v) Engage twice a day in other facebook groups
If your goal is to earn £x in sales / profit from selling your products online your strategy might be to:
i) Direct traffic to your online shop through a special offer that you promote on social media (facebook, Instagram, twitter, Pinterest)
ii) Direct traffic to your online shop through Google Adwords
iii) Direct traffic to your online shop through SEO
iv) Advertise online or engage in affiliate marketing activity
5. Schedule your activity
Once you have clear written goal and strategies, put together a marketing activity schedule of what needs to be done when. You can plan this in whatever way suits you – it could be a spreadsheet or you may want to research what marketing activity schedule templates are available online.
6. Structure your days and weeks
Start to build some structure into your days. You’ll need to allow extra time and some flexibility in this to deal with interruptions, unforeseen circumstances etc. There are various ways you can plan your day / week depending on what suits you. You may prefer a ‘To Do’ list though beware of making this too long and unrealistic and repeatedly carrying tasks over to the next day. Or a method that I prefer to use in conjunction with my ‘To Do’ list (where I have just 3 key things that must get done that day, followed by say 4-5 less important tasks) is to schedule my day / week. I have set times each day for checking emails, engaging in facebook groups, general online networking and content creation for opt-ins and courses. I have a set day for admin (website backup, updating accounting info, tidying of online files / folders), a set morning / afternoon for blog writing, a set morning / afternoon for creating and scheduling social media content (including sourcing and tweaking images) and of course I work this around coaching my clients which means that I sometimes have to juggle everything around.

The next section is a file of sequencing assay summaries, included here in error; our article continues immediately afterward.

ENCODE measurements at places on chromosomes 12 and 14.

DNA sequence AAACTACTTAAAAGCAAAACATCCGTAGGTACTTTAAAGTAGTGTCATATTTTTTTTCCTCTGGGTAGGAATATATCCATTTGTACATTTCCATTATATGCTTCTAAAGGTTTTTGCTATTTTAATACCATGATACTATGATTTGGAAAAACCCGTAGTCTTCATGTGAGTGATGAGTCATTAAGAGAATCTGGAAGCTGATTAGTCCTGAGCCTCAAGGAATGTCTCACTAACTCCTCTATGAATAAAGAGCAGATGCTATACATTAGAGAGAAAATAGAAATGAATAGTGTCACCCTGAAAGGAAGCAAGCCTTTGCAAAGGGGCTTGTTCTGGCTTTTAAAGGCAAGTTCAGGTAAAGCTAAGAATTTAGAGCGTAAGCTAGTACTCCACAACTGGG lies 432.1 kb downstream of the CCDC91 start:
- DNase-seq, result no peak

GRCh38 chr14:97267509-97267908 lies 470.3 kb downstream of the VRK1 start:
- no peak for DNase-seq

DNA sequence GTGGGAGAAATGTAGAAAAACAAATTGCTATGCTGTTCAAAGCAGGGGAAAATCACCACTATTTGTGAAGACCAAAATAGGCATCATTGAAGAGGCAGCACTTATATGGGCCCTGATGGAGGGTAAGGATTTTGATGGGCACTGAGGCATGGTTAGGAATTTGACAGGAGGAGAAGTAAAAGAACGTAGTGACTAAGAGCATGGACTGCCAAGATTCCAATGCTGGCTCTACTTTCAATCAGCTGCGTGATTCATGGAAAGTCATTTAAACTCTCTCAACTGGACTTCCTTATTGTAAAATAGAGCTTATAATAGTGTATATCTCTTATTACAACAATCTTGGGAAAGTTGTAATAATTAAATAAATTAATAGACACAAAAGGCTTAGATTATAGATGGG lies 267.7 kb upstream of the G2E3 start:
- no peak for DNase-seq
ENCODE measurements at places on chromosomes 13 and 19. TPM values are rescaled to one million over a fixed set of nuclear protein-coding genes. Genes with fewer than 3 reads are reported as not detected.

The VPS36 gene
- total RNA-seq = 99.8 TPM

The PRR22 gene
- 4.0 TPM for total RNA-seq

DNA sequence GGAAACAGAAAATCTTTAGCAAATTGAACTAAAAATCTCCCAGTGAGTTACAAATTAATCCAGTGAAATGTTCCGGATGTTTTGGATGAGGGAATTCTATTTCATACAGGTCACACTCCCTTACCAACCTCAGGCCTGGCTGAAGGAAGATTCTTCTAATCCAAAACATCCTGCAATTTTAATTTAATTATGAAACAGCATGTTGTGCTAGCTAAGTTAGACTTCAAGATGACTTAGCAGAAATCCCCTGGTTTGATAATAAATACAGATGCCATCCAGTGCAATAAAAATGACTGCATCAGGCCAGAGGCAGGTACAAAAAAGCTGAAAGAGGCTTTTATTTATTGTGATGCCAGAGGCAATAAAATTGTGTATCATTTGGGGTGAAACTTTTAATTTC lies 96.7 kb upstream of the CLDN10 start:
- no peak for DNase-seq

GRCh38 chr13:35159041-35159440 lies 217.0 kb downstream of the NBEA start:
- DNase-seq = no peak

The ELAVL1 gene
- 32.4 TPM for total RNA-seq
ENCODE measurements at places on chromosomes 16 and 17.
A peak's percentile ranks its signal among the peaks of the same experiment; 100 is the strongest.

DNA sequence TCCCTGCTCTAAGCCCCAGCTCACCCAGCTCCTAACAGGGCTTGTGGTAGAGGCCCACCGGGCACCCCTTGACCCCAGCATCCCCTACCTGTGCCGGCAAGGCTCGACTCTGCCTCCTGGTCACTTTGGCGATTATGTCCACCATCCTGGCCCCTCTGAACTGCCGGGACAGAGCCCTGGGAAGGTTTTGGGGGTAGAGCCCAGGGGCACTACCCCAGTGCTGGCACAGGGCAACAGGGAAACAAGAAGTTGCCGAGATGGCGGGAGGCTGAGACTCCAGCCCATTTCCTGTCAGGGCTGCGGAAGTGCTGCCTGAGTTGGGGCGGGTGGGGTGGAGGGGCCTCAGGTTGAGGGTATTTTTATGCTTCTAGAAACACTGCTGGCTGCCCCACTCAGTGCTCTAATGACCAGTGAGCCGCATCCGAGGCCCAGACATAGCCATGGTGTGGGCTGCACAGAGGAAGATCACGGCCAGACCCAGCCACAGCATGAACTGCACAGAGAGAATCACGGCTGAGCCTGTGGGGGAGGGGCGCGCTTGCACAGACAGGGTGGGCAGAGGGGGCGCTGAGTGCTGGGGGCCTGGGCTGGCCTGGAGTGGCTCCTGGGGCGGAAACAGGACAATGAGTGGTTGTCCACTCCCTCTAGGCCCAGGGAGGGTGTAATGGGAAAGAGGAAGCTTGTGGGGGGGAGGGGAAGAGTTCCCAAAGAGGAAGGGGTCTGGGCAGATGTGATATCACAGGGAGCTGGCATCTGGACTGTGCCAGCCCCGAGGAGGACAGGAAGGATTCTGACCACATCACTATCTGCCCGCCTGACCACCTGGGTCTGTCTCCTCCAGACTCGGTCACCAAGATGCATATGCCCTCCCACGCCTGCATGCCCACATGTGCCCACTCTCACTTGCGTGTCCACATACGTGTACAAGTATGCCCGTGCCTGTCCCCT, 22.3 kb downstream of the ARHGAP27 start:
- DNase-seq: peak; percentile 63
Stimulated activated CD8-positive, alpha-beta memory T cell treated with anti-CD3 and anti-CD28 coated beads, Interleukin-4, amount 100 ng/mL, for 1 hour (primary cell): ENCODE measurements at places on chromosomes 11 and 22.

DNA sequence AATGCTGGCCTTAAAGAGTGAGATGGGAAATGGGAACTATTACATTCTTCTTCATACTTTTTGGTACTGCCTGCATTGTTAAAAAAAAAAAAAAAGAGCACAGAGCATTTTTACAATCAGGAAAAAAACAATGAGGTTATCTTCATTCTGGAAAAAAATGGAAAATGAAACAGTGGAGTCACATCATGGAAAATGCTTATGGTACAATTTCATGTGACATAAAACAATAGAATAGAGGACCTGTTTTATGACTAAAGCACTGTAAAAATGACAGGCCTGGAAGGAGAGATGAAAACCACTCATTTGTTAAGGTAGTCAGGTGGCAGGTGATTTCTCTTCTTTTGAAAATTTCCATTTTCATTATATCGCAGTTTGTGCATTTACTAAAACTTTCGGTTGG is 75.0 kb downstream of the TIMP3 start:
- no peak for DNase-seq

7. Monitor your performance regularly
You might monitor your progress weekly, monthly or both and you’ll need to schedule in time to do this. It’s a good idea to monitor performance not just against your overall goal but look at how well each piece of marketing activity is working. What response levels are you getting, how many conversions, how much engagement on social media etc? Decide what’s important to you – for example if you are selling goods online then traffic to your website is important but conversions into sales is even more important so you’ll be monitoring both traffic levels (to see if you are increasing the amount of traffic to your site) and you’ll be monitoring conversion rates (to see how much of this traffic is converting). Facebook likes for your business page are great but if you’re not getting any engagement then these are useless. Engagement is key! Look at patterns of activity – for example when your business was performing well, what did you do differently? If you are a service based business and experience a drop in clients, consider what might have caused this – what have you been doing differently lately? There are so many things you can measure and these are just a couple of examples.
On a final note, all of this will be a continual, ongoing process which you will tweak and change along the way as you learn more about what does and doesn’t work in your business. You might change the way you schedule your day to accommodate more clients or you might decide that you need to delegate more as your business grows. You will be monitoring and reviewing your business and tweaking your marketing activity all the time.
With the right amount of planning and incorporating some structure into your time, running your own business can turn from overwhelming to an exciting, enlightening and exhilarating ride. Enjoy!
To loving your work, loving your life, living your dreams.